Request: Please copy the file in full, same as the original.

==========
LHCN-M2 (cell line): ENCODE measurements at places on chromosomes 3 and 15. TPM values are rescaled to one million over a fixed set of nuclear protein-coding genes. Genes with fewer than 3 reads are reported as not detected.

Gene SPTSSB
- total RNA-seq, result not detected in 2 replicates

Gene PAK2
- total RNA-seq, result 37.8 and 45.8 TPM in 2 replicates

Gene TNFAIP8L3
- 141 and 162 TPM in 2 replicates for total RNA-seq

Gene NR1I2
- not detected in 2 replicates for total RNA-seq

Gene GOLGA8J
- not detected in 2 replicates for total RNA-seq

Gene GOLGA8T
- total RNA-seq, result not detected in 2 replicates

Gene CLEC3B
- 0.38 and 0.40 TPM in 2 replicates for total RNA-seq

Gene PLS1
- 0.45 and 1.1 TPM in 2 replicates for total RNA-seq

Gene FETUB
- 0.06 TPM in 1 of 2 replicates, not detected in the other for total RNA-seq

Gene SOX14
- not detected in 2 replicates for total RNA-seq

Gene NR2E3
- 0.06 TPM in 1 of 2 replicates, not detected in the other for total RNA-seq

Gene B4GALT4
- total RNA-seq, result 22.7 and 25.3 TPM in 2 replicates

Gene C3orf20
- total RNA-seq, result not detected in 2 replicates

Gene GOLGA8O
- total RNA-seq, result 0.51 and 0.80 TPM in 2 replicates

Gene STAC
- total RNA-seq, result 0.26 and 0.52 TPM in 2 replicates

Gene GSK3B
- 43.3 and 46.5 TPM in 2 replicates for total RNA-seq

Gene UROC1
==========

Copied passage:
LHCN-M2 (cell line): ENCODE measurements at places on chromosomes 3 and 15. TPM values are rescaled to one million over a fixed set of nuclear protein-coding genes. Genes with fewer than 3 reads are reported as not detected.

Gene SPTSSB
- total RNA-seq, result not detected in 2 replicates

Gene PAK2
- total RNA-seq, result 37.8 and 45.8 TPM in 2 replicates

Gene TNFAIP8L3
- 141 and 162 TPM in 2 replicates for total RNA-seq

Gene NR1I2
- not detected in 2 replicates for total RNA-seq

Gene GOLGA8J
- not detected in 2 replicates for total RNA-seq

Gene GOLGA8T
- total RNA-seq, result not detected in 2 replicates

Gene CLEC3B
- 0.38 and 0.40 TPM in 2 replicates for total RNA-seq

Gene PLS1
- 0.45 and 1.1 TPM in 2 replicates for total RNA-seq

Gene FETUB
- 0.06 TPM in 1 of 2 replicates, not detected in the other for total RNA-seq

Gene SOX14
- not detected in 2 replicates for total RNA-seq

Gene NR2E3
- 0.06 TPM in 1 of 2 replicates, not detected in the other for total RNA-seq

Gene B4GALT4
- total RNA-seq, result 22.7 and 25.3 TPM in 2 replicates

Gene C3orf20
- total RNA-seq, result not detected in 2 replicates

Gene GOLGA8O
- total RNA-seq, result 0.51 and 0.80 TPM in 2 replicates

Gene STAC
- total RNA-seq, result 0.26 and 0.52 TPM in 2 replicates

Gene GSK3B
- 43.3 and 46.5 TPM in 2 replicates for total RNA-seq

Gene UROC1